7 March, 2020

International Women’s Day 2020 – Women in healing

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Women in Medicine

Today on 8 March 2020 we celebrate the achievements of women and strive to realise women’s rights. It is a day to reflect on the progress made in gender equality and the areas where women are still experiencing discrimination.

Throughout history women have naturally gravitated toward the healing professions, often using herbal lore and traditional medicine. But over time, many societies began excluding women from these roles and by the 4th century AD Byzantine Greece banned women from practising medicine.

While women today may outnumber men in some healthcare positions, gender inequality and discrimination is still real and problematic.

Male dominance in the medical profession & research

The under-representation of women in education, research and senior roles within the international medical community is well-documented. Significant barriers restrict women’s entry into formal medical leadership roles as a direct result of implicit gender bias.

Furthermore, women have historically been excluded from medical trials.  This has hindered progress in understanding women’s response to medications, placing female patients at risk due to biological differences to men at the molecular and cellular level. Despite this, drug testing is still skewed towards male participants.

Women also get short shrift with medical care, which should be completely free of gender bias. This is particularly obvious in pain conditions, especially in the field of gynaecology. Women are often dismissed as ‘over-reacting’, ‘hysterical’, or ‘making it up.

Endometriosis is a common example, where a diagnosis can take up to 7.5 years on average, due to the severity of women’s symptoms not being taken seriously by doctors.

Thankfully, most natural medicine seems impervious to this level of gender bias largely due to the majority of users and practitioners being women.

Women as healers – a historic snapshot

Women have always been healers.

They were the unlicensed doctors, nurses, counsellors, and anatomists of Western history. They cultivated healing herbs, travelling from home to home and village to village. For centuries, women were barred from formal study, learning only from each other and passing on their expertise to other women down the generations.

Egyptian records show that women were widely accepted by the community for studying medicine and administering herbal remedies as early as 1500 BC. Ancient Egypt also delivered us the earliest woman recorded in science, Merit Ptah, from 2700 BC.

In ancient Rome prior to the Christian era, the most famous healer was a woman named Fabiola, who lived in the 4th century. Born into a wealthy family she spent her life caring for the poor and sick. She was instrumental in founding the first public hospital in Europe.

As time went by, however, women were systematically marginalised as socially legitimate practitioners by their male counterparts, eventually relegated to herbalism, nursing or midwifery.

Wise woman or witch?

The dark ages in Europe saw the healing arts being kept alive in monasteries and convents, as it was still unacceptable for women to study medicine in any university.

Saint Hildegard (also known as Hildegard of Bingen) was a renowned medicine woman as well as a skilled writer, philosopher, composer and visionary. She is said to be the founder of scientific natural history in Germany.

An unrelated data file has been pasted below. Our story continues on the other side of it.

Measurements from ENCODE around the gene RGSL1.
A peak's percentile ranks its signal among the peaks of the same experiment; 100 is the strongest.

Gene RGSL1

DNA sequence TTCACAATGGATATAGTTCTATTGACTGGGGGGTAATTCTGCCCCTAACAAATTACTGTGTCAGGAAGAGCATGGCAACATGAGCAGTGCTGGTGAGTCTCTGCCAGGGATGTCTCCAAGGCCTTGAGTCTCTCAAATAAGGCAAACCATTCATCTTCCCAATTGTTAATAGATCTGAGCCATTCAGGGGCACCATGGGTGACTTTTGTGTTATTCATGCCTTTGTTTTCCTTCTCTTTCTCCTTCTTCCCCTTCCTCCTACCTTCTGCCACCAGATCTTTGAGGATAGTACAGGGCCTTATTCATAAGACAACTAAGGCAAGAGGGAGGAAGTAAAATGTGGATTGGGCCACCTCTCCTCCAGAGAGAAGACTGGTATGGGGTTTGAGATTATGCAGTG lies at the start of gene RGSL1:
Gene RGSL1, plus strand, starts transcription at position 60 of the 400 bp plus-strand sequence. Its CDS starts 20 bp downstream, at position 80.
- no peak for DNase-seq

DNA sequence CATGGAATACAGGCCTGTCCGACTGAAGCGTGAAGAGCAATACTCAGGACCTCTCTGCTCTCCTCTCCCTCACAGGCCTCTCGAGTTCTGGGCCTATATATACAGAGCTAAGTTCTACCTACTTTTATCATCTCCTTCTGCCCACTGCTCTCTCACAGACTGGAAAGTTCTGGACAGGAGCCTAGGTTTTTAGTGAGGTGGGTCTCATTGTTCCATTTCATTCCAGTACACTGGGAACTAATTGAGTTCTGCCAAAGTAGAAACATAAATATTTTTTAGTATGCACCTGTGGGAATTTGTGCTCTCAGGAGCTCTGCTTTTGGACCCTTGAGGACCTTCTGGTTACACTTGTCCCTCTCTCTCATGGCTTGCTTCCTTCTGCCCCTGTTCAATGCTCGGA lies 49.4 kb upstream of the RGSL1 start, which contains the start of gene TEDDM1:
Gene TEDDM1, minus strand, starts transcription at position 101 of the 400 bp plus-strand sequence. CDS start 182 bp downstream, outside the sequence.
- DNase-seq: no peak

However, times were not rosy for all women healers. Religious zealotry was rife, and many herbalists were believed to be ‘agents of the dark forces’ and therefore persecuted. By the Renaissance, things started heating up and women healers were labeled as ‘witches’ and subjected to ‘witch hunts’. It has been estimated that millions of women were executed during the centuries of the Renaissance Era.

While burnings and executions for ‘witchcraft’ became less towards the end of this period, traditional women’s medicine continued to be undermined. Well-educated women could still not enter universities to take advantage of the developing science of medicine. Guilds were also closed to women, so they could not join the new professional colleges and societies.

By the 1800s, the role of nursing became an extension of women’s social role: caring and nurturing. However, there was still very little acceptance of women becoming doctors. Some women even masqueraded as male doctors. At the end of the 19th-century women gained the right to study for the same qualifications as men. But these first female doctors had to battle considerable resistance and stigmatisation.

Challenging stereotypes

While there may be less overt sexism now than in the past, in 2020 women continue to be treated as second-class citizens across many areas of society.

Gender bias and harassment are harmful in all industries, but in healthcare, the damage is potentially passed on to patients.

There is still a long way to go to achieve gender equality for female healthcare providers.

There have always been the celebrated great men of medicine, such as Paracelsus and Hippocrates. However, today on International Women’s Day we recognise and pay tribute to the many influential and inspiring women of modern medicine and science who have been pivotal in paving the way for women’s rights in global healthcare.

Equality means we are all as valuable as each other, and an equal world is an enabled world.

“The fastest way to change society is to mobilise the women of the world.”

– Charles Malik

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